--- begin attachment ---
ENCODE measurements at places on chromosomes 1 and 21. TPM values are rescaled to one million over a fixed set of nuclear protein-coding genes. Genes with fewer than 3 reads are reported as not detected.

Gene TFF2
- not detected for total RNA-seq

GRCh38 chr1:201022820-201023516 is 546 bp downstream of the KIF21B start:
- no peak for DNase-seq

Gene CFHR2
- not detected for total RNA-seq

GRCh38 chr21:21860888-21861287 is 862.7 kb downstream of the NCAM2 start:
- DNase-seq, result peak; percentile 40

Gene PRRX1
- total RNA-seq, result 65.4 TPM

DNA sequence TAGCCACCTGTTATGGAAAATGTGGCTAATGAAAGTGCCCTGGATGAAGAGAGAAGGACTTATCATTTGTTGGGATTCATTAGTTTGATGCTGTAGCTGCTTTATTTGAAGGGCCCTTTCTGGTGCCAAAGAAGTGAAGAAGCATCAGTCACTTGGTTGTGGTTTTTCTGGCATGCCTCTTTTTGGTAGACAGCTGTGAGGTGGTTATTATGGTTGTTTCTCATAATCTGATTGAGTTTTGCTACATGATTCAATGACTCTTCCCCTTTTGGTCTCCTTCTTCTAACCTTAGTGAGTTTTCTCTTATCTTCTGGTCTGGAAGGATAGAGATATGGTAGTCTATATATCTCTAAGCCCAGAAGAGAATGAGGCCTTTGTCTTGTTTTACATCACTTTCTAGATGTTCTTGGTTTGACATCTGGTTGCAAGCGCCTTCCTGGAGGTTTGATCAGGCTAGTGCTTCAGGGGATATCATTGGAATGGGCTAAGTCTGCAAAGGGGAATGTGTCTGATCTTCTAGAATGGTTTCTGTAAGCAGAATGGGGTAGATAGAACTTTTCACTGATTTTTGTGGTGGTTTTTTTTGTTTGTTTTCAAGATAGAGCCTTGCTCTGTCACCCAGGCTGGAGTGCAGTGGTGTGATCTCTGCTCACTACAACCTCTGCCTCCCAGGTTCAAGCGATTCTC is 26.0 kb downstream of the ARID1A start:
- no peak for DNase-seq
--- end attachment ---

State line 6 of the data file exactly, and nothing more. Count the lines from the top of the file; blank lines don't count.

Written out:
Gene CFHR2